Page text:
I have suffered from post traumatic stress disorder since I was five years old. Of course, I didn't know that for more than four decades, so I thought it was normal to feel the way I did. Because the trauma I experienced was "invisible," meaning no one else was aware of it, and because it occurred at a young age--a time when memories are often lost to early childhood amnesia--there was no way for me to understand what caused my depression even after I became aware that I was depressed. It was only after hypnotherapy restored that early memory, and after I was able to process that memory by writing my book, that I was able to see how a common childhood misunderstanding became a tragic trauma that colored my adult life for many years. Consequently, I wondered how many other people suffered from a similar experience. Hoping that some of them will find it helpful, I'd like to spend some time discussing PTSD, its identification and treatments, repressed memories, early childhood amnesia, and how a child's immature mind often works.
SYMPTOMS OF PTSD
If you are aware of the trauma, you may find yourself:
1. reliving the event, which can be triggered by certain sights, sounds, smells, information or circumstances that are similar to the original trauma.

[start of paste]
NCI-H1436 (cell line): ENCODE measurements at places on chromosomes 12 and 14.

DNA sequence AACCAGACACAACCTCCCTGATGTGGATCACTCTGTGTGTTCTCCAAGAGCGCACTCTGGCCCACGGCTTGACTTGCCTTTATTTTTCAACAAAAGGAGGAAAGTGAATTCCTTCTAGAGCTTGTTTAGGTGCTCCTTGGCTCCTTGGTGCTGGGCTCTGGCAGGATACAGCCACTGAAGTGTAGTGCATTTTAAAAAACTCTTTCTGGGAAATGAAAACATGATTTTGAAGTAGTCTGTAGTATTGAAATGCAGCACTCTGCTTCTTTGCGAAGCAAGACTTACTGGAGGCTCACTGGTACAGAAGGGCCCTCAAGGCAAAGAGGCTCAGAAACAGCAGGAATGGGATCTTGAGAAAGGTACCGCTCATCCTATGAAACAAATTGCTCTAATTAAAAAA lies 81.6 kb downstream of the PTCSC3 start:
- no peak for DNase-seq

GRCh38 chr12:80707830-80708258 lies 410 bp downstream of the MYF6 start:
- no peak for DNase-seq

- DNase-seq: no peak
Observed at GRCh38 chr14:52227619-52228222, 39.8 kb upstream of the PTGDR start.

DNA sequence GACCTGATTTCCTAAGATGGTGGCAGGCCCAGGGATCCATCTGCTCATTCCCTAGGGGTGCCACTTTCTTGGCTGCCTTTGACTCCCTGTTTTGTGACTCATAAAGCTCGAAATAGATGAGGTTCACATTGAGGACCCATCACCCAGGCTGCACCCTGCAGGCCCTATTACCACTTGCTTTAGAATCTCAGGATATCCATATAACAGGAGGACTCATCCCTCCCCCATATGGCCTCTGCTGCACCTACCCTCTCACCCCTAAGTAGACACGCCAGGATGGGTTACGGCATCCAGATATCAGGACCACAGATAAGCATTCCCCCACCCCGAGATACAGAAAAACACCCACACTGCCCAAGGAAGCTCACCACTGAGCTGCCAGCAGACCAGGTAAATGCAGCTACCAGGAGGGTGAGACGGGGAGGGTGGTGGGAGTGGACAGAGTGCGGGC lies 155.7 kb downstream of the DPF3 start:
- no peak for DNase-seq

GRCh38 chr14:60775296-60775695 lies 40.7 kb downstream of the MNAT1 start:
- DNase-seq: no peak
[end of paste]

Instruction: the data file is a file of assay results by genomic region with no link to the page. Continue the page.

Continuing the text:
2. going out of your way to avoid such triggers.
3. unable to speak about the trauma.
If you are not aware of the original trauma, you may experience:
1. feeling bad about yourself or others without knowing why.
2. guilt, shame or fear that is out of proportion to current circumstances.
3. being unable to remember past events that you know you should remember.
4. experiencing a deepening of depression after encountering one of the triggers, even though you are not aware of the meaning of the trigger.
In either case, you may be:
1. unable to sleep and/or experiencing nightmares that you may or may not remember.
2. easily angered or irritated
3. unable to concentrate or frequently forgetting things.
4. hypervigilant--always worried or on guard, startling easily.
5. behaving recklessly.
6. having suicidal thoughts.
In coming blogs, I'll discuss treatments for PTSD, repressed memories, early childhood amnesia, and how a child's immature understanding can cause trauma.
Stephanie Kay Bendel is the author of EXIT THE LABYRINTH: A Memoir of Early Childhood Depression – Its Onset and Aftermath, MAKING CRIME PAY: A Practical Guide to Mystery Writing, and A SCREAM AWAY, a romantic thriller published under the house name, Andrea Harris. She has also written numerous short stories and articles on writing.